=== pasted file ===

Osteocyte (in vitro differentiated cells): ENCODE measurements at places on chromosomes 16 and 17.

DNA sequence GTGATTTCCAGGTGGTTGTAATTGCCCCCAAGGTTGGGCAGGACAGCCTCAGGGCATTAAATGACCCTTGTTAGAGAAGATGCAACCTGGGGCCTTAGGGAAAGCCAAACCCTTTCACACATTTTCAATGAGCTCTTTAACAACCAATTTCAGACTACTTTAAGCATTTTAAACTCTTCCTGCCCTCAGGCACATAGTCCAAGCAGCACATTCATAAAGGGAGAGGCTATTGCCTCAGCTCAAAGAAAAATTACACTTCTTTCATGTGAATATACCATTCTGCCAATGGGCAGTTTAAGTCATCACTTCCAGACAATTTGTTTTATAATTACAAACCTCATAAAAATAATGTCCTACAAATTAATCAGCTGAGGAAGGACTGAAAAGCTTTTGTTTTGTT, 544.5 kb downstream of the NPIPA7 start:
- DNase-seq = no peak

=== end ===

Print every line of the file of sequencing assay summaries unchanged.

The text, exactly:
Osteocyte (in vitro differentiated cells): ENCODE measurements at places on chromosomes 16 and 17.

DNA sequence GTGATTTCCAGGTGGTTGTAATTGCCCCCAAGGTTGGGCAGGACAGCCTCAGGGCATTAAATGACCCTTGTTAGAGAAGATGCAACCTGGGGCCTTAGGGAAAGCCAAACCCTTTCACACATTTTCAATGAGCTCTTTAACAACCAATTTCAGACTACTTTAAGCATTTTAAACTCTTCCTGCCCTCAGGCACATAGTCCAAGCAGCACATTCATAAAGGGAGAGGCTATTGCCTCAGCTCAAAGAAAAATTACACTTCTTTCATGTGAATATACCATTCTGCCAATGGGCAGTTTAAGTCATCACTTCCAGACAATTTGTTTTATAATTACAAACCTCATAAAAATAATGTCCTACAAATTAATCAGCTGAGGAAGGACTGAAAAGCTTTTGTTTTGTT, 544.5 kb downstream of the NPIPA7 start:
- DNase-seq = no peak